Zambia’s Top 10 Exports

Zambia’s Top 10 Exports


Formerly called Northern Rhodesia until its independence in 1964, the Republic of Zambia exported US$8.1 billion worth of goods around the globe in 2017.

The landlocked nation in Africa’s southern region experienced a -23.3% drop in the value of its exports since 2013. However, Zambia posted a 26.5% uptick from 2016 to 2017.

Based on estimates from the Central Intelligence Agency’s World Factbook, Zambia’s exported goods plus services represent 45.3% of total Zambian economic output or Gross Domestic Product. The analysis below focuses on exported products only.

From a continental perspective, $3.9 billion or 47.9% of Zambian exports by value were delivered to European countries while 30.5% were sold to Asian importers. Zambia shipped another 18.8% worth of goods to fellow African nations with just 0.1% going to importing customers in North America.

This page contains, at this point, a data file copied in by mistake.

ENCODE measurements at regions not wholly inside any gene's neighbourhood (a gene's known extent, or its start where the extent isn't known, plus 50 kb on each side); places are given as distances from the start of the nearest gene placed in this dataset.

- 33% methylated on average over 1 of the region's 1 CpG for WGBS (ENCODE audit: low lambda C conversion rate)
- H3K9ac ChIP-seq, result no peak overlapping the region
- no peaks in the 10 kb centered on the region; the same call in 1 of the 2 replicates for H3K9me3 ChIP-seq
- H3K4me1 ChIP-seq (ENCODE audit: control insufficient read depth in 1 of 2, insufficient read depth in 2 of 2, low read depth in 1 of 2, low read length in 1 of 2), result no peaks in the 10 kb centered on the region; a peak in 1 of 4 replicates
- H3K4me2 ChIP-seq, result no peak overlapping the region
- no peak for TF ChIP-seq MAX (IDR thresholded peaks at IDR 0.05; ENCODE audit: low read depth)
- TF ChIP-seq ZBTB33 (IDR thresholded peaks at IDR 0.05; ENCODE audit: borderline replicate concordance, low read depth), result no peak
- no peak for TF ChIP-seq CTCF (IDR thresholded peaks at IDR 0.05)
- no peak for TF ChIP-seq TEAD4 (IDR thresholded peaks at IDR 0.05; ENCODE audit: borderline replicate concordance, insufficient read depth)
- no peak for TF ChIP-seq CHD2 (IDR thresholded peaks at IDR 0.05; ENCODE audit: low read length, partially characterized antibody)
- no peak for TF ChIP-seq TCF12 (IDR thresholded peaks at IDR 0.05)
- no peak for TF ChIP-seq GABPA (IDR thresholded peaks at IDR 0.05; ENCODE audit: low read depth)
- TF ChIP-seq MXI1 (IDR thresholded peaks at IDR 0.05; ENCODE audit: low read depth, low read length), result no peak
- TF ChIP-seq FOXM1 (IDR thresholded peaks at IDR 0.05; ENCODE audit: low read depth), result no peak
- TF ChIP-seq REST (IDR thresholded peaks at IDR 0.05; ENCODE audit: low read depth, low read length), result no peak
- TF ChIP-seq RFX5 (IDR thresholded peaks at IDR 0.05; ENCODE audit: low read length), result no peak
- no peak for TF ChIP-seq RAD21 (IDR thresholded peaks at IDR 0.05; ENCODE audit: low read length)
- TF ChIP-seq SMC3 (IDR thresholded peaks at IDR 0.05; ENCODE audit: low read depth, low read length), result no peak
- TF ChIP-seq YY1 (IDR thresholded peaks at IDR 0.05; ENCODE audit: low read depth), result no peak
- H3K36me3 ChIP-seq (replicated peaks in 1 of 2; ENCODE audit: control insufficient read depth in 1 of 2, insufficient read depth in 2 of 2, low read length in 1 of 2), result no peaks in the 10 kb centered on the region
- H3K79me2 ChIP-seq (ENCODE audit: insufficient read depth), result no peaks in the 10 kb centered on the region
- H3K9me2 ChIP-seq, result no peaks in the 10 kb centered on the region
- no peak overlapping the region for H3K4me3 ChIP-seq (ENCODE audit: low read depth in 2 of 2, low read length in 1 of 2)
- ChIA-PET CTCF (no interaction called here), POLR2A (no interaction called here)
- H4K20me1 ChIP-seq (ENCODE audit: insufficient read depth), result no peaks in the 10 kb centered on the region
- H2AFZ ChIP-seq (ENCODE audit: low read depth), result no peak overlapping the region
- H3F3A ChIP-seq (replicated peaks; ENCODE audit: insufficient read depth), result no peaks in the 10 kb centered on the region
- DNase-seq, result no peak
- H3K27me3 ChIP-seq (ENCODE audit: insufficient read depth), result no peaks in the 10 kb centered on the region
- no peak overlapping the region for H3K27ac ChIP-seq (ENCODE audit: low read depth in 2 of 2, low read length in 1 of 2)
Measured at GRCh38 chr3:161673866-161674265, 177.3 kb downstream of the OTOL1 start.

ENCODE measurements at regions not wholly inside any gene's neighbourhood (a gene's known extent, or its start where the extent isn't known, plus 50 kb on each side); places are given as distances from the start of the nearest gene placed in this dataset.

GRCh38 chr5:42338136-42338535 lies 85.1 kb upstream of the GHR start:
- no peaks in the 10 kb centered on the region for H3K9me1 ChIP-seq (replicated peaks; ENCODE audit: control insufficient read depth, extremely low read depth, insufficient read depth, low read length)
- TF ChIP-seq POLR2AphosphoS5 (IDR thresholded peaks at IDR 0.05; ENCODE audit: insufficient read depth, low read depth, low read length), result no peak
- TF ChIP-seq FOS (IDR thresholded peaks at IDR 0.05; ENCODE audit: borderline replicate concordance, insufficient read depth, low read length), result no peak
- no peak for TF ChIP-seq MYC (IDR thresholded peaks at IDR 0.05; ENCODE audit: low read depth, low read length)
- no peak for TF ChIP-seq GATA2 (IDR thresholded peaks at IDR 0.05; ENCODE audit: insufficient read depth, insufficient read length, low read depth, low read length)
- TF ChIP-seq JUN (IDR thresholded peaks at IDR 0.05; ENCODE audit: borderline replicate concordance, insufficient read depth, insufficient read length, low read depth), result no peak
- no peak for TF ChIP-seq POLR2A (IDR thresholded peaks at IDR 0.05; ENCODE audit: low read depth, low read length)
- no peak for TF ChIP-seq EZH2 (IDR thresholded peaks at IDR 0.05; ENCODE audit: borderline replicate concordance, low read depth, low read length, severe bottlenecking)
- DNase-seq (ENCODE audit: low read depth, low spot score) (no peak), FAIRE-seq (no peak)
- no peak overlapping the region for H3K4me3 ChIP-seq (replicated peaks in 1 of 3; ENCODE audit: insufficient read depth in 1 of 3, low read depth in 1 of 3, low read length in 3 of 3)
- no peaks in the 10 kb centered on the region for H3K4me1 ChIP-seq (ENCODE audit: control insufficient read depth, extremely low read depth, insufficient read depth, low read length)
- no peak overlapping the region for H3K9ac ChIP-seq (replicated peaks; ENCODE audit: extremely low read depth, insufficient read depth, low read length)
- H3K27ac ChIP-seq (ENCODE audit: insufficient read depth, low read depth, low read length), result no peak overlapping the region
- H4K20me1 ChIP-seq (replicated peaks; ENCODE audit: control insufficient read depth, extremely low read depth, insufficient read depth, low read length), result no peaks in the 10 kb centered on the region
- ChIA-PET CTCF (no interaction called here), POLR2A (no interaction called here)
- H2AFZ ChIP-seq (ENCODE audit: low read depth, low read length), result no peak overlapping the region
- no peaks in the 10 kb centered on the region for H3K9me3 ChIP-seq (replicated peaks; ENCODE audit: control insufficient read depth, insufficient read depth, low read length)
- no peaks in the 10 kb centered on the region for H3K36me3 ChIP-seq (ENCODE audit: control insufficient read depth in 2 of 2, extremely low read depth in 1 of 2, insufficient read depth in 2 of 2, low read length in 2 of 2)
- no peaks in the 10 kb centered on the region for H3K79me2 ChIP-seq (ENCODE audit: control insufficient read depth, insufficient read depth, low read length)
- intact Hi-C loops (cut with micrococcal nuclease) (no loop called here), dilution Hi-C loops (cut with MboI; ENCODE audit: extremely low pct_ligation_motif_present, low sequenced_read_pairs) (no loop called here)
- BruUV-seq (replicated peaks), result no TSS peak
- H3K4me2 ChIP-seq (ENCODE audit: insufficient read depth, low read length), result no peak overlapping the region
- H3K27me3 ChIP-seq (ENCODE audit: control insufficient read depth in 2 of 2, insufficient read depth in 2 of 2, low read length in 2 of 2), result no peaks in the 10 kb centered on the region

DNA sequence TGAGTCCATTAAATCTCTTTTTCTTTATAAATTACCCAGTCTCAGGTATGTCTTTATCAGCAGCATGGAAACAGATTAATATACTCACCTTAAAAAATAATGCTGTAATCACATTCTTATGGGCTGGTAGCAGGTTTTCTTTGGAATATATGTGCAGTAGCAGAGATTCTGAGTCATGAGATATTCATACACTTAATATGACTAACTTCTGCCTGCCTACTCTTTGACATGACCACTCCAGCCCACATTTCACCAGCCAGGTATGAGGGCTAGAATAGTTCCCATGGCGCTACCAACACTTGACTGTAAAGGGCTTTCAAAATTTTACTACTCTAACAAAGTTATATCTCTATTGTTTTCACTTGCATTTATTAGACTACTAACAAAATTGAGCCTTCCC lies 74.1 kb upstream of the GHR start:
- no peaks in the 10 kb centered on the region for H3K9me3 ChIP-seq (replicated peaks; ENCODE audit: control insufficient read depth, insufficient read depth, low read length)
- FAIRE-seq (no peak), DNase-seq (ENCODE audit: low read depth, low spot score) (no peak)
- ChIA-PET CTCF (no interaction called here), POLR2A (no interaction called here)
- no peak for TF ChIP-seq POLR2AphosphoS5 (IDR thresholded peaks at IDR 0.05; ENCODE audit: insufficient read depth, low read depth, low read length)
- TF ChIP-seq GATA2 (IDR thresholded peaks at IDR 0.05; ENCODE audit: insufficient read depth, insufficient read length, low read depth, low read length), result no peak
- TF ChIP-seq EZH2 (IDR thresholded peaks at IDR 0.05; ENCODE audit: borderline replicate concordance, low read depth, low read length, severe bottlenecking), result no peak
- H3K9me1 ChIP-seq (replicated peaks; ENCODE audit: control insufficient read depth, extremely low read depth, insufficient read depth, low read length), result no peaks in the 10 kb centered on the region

Given Zambia’s population of 16 million people, its total $8.1 billion in 2017 exports translates to approximatly $500 for every resident in that country.

Zambia’s unemployment rate was an estimated 8.4% as of October 2017 according to Trading Economics projections.

Zambia’s Top 10 Exports

Top 10

The following export product groups represent the highest dollar value in Zambian global shipments during 2017. Also shown is the percentage share each export category represents in terms of overall exports from Zambia. The African nation’s top 10 exports in 2017 accounted for 89.9% of the overall value of Zambian global shipments.

At the more granular four-digit Harmonized Tariff System code level, Zambia’s most valuable exported products are copper followed by tobacco, precious stones then corn.

  1. Copper: US$6.1 billion (75.7% of total exports)
  2. Inorganic chemicals: $246 million (3%)
  3. Salt, sulphur, stone, cement: $157.4 million (1.9%)
  4. Sugar, sugar confectionery: $136.8 million (1.7%)
  5. Other base metals: $124.5 million (1.5%)
  6. Books, newspapers, pictures: $120.6 million (1.5%)
  7. Gems, precious metals: $101.6 million (1.3%)